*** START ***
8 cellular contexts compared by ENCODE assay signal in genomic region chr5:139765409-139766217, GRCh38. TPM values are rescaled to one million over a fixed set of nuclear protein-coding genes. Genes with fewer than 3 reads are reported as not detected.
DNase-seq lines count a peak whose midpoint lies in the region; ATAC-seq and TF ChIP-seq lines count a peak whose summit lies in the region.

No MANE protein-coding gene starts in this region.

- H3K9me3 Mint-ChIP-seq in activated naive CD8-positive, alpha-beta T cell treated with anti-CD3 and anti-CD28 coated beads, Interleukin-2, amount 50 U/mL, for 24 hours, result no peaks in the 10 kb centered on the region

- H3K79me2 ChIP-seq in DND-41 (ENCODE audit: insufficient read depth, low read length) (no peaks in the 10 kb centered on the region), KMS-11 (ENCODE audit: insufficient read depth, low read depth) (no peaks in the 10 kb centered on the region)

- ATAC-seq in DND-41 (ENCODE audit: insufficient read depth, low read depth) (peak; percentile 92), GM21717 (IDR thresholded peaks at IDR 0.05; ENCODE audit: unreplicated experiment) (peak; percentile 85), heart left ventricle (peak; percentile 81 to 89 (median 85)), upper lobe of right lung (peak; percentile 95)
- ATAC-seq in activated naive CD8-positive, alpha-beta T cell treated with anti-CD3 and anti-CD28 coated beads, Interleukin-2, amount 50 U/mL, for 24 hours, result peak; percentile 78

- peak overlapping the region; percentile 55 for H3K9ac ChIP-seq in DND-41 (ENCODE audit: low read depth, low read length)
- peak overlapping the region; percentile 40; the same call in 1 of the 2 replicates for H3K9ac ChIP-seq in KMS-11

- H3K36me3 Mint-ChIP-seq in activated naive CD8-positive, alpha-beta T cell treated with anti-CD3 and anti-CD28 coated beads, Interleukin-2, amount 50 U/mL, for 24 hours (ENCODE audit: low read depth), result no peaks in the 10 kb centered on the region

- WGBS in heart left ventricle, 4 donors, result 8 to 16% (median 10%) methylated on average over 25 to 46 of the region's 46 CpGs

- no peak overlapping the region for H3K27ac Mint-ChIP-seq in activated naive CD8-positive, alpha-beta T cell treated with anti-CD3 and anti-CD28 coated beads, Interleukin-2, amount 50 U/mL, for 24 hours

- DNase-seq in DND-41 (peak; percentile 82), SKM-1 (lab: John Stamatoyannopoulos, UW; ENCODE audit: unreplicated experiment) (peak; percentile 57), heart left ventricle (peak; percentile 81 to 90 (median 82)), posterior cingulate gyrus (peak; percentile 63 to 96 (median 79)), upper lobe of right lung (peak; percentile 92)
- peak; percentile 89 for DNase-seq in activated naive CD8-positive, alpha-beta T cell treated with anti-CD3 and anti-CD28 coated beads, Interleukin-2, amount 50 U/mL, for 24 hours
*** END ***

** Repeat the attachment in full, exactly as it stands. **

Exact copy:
8 cellular contexts compared by ENCODE assay signal in genomic region chr5:139765409-139766217, GRCh38. TPM values are rescaled to one million over a fixed set of nuclear protein-coding genes. Genes with fewer than 3 reads are reported as not detected.
DNase-seq lines count a peak whose midpoint lies in the region; ATAC-seq and TF ChIP-seq lines count a peak whose summit lies in the region.

No MANE protein-coding gene starts in this region.

- H3K9me3 Mint-ChIP-seq in activated naive CD8-positive, alpha-beta T cell treated with anti-CD3 and anti-CD28 coated beads, Interleukin-2, amount 50 U/mL, for 24 hours, result no peaks in the 10 kb centered on the region

- H3K79me2 ChIP-seq in DND-41 (ENCODE audit: insufficient read depth, low read length) (no peaks in the 10 kb centered on the region), KMS-11 (ENCODE audit: insufficient read depth, low read depth) (no peaks in the 10 kb centered on the region)

- ATAC-seq in DND-41 (ENCODE audit: insufficient read depth, low read depth) (peak; percentile 92), GM21717 (IDR thresholded peaks at IDR 0.05; ENCODE audit: unreplicated experiment) (peak; percentile 85), heart left ventricle (peak; percentile 81 to 89 (median 85)), upper lobe of right lung (peak; percentile 95)
- ATAC-seq in activated naive CD8-positive, alpha-beta T cell treated with anti-CD3 and anti-CD28 coated beads, Interleukin-2, amount 50 U/mL, for 24 hours, result peak; percentile 78

- peak overlapping the region; percentile 55 for H3K9ac ChIP-seq in DND-41 (ENCODE audit: low read depth, low read length)
- peak overlapping the region; percentile 40; the same call in 1 of the 2 replicates for H3K9ac ChIP-seq in KMS-11

- H3K36me3 Mint-ChIP-seq in activated naive CD8-positive, alpha-beta T cell treated with anti-CD3 and anti-CD28 coated beads, Interleukin-2, amount 50 U/mL, for 24 hours (ENCODE audit: low read depth), result no peaks in the 10 kb centered on the region

- WGBS in heart left ventricle, 4 donors, result 8 to 16% (median 10%) methylated on average over 25 to 46 of the region's 46 CpGs

- no peak overlapping the region for H3K27ac Mint-ChIP-seq in activated naive CD8-positive, alpha-beta T cell treated with anti-CD3 and anti-CD28 coated beads, Interleukin-2, amount 50 U/mL, for 24 hours

- DNase-seq in DND-41 (peak; percentile 82), SKM-1 (lab: John Stamatoyannopoulos, UW; ENCODE audit: unreplicated experiment) (peak; percentile 57), heart left ventricle (peak; percentile 81 to 90 (median 82)), posterior cingulate gyrus (peak; percentile 63 to 96 (median 79)), upper lobe of right lung (peak; percentile 92)
- peak; percentile 89 for DNase-seq in activated naive CD8-positive, alpha-beta T cell treated with anti-CD3 and anti-CD28 coated beads, Interleukin-2, amount 50 U/mL, for 24 hours